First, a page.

New Mexico Public Education Department: After School and Summer Enrichment Program
The New Mexico Public Education Department (PED), Coordinated School Health & Wellness Bureau (CSHWB), requests applications from New Mexico public schools, including state charter schools, for the implementation of quality after school and summer enrichment programs that address literacy in an effort to close the achievement gap within and between schools. These programs include up to four of the following components: 1) academic enrichment, 2) physical activity, 3) nutrition education, and 4) Science, Technology, Engineering and Math (STEM) and/or English Language Arts (ELA) initiatives and activities. Student transportation costs may be requested if need is identified.
The goal of the quality after school and summer enrichment program is to promote and support critical thinking and collaborative techniques that allow students to successfully develop academic skills, pursue useful knowledge, and develop healthy habits. A quality after school and/or summer program provides safe, structured environments for students outside of the regular school day through extended learning. Such programs are housed in schools and are often staffed with both school and community-based personnel. A quality after school and/or summer program clearly connects with district/school efforts around Common Core State Standards for the purpose of closing the achievement gap.
Quality enrichment components are detailed below:
- Academic enrichment: a quality component includes multiple aspects of cultural and educational improvements and skill building. Types of programs/activities involved can include, but are not limited to: reading and math skill reinforcement, learning through movement/exploration, performing arts, biology, geology, artistry, civic involvement, service learning, etc. Project-based learning is strongly recommended but not required.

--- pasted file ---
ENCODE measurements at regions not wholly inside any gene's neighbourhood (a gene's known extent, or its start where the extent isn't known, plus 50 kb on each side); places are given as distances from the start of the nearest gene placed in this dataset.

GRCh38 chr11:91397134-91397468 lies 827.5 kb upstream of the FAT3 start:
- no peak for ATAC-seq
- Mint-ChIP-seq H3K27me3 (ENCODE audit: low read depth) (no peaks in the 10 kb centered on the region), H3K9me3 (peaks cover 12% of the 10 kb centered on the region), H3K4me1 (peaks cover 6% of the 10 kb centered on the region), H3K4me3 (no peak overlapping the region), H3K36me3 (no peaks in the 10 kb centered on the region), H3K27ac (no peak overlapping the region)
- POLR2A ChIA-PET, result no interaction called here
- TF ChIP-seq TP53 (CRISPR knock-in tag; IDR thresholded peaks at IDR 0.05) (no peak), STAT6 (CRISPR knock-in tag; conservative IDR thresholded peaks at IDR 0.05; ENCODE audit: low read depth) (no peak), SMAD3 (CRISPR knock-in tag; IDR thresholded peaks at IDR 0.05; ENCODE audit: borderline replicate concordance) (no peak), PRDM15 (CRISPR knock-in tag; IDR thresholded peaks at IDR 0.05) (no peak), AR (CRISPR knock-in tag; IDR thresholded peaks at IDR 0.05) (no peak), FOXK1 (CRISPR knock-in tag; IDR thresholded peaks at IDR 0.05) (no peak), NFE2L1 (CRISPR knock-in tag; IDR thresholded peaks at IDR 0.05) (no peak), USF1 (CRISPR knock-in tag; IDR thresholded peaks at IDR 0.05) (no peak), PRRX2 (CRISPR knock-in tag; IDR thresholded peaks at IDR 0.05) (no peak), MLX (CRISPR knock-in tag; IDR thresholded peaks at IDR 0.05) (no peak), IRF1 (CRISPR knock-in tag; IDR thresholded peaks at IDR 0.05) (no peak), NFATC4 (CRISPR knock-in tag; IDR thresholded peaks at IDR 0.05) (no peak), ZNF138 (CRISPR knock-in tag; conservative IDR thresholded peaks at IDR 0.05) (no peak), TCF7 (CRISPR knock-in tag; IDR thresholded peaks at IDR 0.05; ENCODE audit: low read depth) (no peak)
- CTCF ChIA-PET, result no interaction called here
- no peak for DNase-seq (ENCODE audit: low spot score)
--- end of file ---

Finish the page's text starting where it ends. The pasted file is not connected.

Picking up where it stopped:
- Physical activity: a quality component includes programs/activities that follow the National Association for Sport and Physical Education (NASPE) physical activity guidelines for children. Three distinguishable traits are: 1) activities are intended to be voluntary in nature (e.g., the student has a choice of activities); 2) every student is given an equal opportunity to participate regardless of physical ability; and 3) students have the opportunity to be involved in the planning, organization and administration of activities.
- Nutritional education: a quality component includes activities that educate students about healthy foods and follow the Dietary Guidelines for Healthy Children. Quality Nutrition Education should focus on healthy eating and the following recommendations of the Dietary Guidelines for Americans by the Department of Agriculture and the Department of Health and Human Services.
- STEM and/or ELA: a quality component will provide students with opportunities to focus on project-based learning that is centered on one or both of these disciplines. The projects may be semester-long experiences culminating in a display of knowledge or they may be shorter projects with multiple projects completed throughout the semester. Examples include attending a play with students and then helping students to stage their own play or exploring energy via field trips.
Amount: Proposals for programs that address:
- One of the above components are eligible to apply for Tier 1 funding ranging from $1,000 to $15,000
- Two or three of the components above are eligible to apply for Tier 2 funding ranging from $1,000 to $40,000
- All four of the components of quality afterschool program are eligible to apply for Tier 3 funding ranging from $1,000 to $50,000
Eligibility: School districts on behalf of one or more schools; local charter schools; and state charter schools.
Priority will be given to afterschool programs serving economically disadvantaged students. Priority in funding will first go to schools that either individually, or as part of a Community Eligibility Schools (CEP) grouping for the 2015-2016 school year, demonstrate 85% or greater free and reduced lunch populations as verified by the New Mexico Public Education Department’s CSHWB through the Student Teacher Accountability Reporting System (STARS). Schools that are unable to demonstrate 85% or greater free and reduced lunch populations, either individually or through CEP grouping, will be considered for funding should funds remain after scoring and approving applications for programs serving economically disadvantaged students.
This post was filed under: